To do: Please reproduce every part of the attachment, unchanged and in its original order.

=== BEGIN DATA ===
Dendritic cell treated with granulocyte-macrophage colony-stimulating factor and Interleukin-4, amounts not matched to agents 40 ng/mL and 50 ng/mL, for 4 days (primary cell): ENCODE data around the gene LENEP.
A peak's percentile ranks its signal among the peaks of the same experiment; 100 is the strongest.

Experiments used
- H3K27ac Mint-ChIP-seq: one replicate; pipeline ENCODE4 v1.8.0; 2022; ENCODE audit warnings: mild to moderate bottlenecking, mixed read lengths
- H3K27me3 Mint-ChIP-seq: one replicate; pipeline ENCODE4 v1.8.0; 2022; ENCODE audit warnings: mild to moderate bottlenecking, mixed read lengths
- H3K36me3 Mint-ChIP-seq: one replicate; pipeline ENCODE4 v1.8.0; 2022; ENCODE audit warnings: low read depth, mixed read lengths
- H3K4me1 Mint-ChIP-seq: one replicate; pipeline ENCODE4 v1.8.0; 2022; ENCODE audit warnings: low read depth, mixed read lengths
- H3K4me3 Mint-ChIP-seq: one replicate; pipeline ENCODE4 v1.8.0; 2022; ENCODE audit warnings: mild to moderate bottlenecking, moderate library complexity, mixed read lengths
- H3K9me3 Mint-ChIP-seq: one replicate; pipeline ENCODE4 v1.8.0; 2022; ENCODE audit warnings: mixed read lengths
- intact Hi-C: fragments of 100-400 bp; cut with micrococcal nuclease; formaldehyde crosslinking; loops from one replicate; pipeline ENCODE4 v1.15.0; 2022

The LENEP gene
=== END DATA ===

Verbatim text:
Dendritic cell treated with granulocyte-macrophage colony-stimulating factor and Interleukin-4, amounts not matched to agents 40 ng/mL and 50 ng/mL, for 4 days (primary cell): ENCODE data around the gene LENEP.
A peak's percentile ranks its signal among the peaks of the same experiment; 100 is the strongest.

Experiments used
- H3K27ac Mint-ChIP-seq: one replicate; pipeline ENCODE4 v1.8.0; 2022; ENCODE audit warnings: mild to moderate bottlenecking, mixed read lengths
- H3K27me3 Mint-ChIP-seq: one replicate; pipeline ENCODE4 v1.8.0; 2022; ENCODE audit warnings: mild to moderate bottlenecking, mixed read lengths
- H3K36me3 Mint-ChIP-seq: one replicate; pipeline ENCODE4 v1.8.0; 2022; ENCODE audit warnings: low read depth, mixed read lengths
- H3K4me1 Mint-ChIP-seq: one replicate; pipeline ENCODE4 v1.8.0; 2022; ENCODE audit warnings: low read depth, mixed read lengths
- H3K4me3 Mint-ChIP-seq: one replicate; pipeline ENCODE4 v1.8.0; 2022; ENCODE audit warnings: mild to moderate bottlenecking, moderate library complexity, mixed read lengths
- H3K9me3 Mint-ChIP-seq: one replicate; pipeline ENCODE4 v1.8.0; 2022; ENCODE audit warnings: mixed read lengths
- intact Hi-C: fragments of 100-400 bp; cut with micrococcal nuclease; formaldehyde crosslinking; loops from one replicate; pipeline ENCODE4 v1.15.0; 2022

The LENEP gene